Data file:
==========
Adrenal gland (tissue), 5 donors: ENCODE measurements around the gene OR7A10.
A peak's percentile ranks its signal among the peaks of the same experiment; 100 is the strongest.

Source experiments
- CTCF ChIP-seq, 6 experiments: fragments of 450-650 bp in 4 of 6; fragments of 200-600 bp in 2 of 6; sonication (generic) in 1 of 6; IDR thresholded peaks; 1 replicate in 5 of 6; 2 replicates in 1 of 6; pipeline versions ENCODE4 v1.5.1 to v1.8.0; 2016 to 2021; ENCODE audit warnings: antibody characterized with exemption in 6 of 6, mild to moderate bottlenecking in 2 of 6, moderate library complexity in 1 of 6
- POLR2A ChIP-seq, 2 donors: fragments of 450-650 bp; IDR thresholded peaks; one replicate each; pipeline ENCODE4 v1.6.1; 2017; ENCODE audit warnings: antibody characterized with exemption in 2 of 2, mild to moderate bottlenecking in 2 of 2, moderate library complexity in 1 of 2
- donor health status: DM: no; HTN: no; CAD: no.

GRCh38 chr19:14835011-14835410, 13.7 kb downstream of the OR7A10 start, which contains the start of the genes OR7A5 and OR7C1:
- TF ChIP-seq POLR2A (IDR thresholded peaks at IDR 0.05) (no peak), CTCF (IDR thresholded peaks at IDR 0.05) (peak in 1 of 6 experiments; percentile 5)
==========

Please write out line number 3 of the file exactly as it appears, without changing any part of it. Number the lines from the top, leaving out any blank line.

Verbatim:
Source experiments